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Estimating the health impact of vaccination against 10 pathogens in 98 low and middle income countries from 2000 to 2030

Published on Aug 27, 2019
· DOI :10.1101/19004358
Xiang Li (Imperial College London), Christinah Mukandavire (Imperial College London)+ 42 AuthorsTini Garske16
Estimated H-index: 16
(Imperial College London)
Abstract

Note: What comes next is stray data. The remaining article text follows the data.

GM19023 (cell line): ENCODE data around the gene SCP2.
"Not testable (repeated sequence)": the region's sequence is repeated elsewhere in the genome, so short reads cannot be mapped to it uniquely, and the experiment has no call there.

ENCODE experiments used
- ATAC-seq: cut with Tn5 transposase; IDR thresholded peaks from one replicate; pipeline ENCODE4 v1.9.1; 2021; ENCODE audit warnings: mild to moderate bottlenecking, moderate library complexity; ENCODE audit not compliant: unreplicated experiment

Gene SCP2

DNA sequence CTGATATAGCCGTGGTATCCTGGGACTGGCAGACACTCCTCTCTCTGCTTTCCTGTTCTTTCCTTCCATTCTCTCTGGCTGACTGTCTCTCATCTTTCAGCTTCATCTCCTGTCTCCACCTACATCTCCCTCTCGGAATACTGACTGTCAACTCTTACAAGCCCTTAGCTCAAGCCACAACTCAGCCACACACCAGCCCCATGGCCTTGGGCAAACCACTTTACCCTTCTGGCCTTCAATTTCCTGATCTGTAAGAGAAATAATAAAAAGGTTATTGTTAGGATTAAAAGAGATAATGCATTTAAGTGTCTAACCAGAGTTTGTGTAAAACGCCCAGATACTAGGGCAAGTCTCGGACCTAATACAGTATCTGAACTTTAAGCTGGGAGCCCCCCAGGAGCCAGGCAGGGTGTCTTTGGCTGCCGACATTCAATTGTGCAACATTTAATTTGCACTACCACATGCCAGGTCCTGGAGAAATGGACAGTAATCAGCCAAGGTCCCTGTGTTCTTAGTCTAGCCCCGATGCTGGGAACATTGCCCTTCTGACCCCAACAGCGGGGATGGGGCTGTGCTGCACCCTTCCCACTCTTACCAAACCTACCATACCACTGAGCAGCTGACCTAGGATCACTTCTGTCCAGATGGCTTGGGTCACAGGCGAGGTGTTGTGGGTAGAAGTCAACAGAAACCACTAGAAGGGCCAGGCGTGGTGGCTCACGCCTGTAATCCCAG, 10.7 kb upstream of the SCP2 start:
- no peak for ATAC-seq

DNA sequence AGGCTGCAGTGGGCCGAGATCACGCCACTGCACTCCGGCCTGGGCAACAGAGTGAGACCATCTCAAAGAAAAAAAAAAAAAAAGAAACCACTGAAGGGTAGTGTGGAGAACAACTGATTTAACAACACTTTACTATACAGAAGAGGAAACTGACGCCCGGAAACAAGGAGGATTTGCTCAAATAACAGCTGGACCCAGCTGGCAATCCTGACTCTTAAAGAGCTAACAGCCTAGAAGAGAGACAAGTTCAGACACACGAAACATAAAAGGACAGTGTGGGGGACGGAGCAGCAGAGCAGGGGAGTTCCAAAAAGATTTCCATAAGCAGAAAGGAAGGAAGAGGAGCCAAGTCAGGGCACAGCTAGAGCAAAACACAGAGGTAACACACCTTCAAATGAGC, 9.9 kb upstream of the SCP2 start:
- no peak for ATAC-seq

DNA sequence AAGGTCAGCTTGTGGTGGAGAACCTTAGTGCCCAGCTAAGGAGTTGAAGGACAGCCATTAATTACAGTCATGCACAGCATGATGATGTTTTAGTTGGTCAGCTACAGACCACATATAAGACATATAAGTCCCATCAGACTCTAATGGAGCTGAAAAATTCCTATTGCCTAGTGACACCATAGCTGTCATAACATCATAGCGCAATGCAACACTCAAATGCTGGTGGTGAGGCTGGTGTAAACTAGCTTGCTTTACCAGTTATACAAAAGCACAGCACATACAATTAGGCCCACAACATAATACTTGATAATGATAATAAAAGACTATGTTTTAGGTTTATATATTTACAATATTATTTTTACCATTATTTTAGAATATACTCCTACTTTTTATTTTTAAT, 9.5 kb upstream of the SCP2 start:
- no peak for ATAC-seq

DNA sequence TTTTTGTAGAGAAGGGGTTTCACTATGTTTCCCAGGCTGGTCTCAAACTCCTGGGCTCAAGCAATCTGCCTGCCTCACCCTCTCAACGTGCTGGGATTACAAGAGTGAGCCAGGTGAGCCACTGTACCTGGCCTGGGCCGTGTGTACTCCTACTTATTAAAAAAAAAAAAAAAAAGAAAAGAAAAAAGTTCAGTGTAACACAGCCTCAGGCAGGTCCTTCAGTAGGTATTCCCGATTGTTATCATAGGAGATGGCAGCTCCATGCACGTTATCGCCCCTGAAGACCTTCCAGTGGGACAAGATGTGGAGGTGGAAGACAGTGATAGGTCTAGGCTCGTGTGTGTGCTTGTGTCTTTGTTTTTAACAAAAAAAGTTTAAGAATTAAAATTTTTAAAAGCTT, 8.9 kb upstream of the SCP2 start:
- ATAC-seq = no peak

Background The last two decades have seen substantial expansion of childhood vaccination programmes in low and middle income countries (LMICs). Here we quantify the health impact of these programmes by estimating the deaths and disability-adjusted life years (DALYs) averted by vaccination with ten antigens in 98 LMICs between 2000 and 2030. Methods Independent research groups provided model-based disease burden estimates under a range of vaccination coverage scenarios for ten pathogens: hepatitis B (HepB), Haemophilus influenzae type b (Hib), human papillomavirus (HPV), Japanese encephalitis (JE), measles, Neisseria meningitidis serogroup A (MenA), Streptococcus pneumoniae, rotavirus, rubella, yellow fever. Using standardized demographic data and vaccine coverage estimates for routine and supplementary immunization activities, the impact of vaccination programmes on deaths and DALYs was determined by comparing model estimates from the no vaccination counterfactual scenario with those from a default coverage scenario. We present results in two forms: deaths/DALYs averted in a particular calendar year, and in a particular annual birth cohort. Findings We estimate that vaccination will have averted 70 (2.5-97.5% quantile range 54-80) million deaths between 2000 and 2030 across the 98 countries and ten pathogens considered, 35 (30-40) million of these between 2000-2018. From 2000-2018, this represents a 41% (36-44%) reduction in deaths due to the ten pathogens relative to the no vaccination counterfactual. Most (95% (93-99%)) of this impact is in under-five age mortality, notably from measles. Over the lifetime of birth cohorts born between 2000 and 2030, we predict that 121 (102-136) million deaths will be averted by vaccination, of which 58 (31-82) and 38 (10-81) million are due to measles and Hepatitis B vaccination, respectively. We estimate that recent increases in vaccine coverage and introductions of additional vaccines will result in a 72% (64-75%) reduction in lifetime mortality caused by these 10 pathogens in the 2018 birth cohort. Interpretation Increases in vaccine coverage and the introduction of new vaccines into LMICs over the last two decades have had a major impact in reducing mortality. These public health gains are predicted to increase in coming decades if progress in increasing coverage is sustained.
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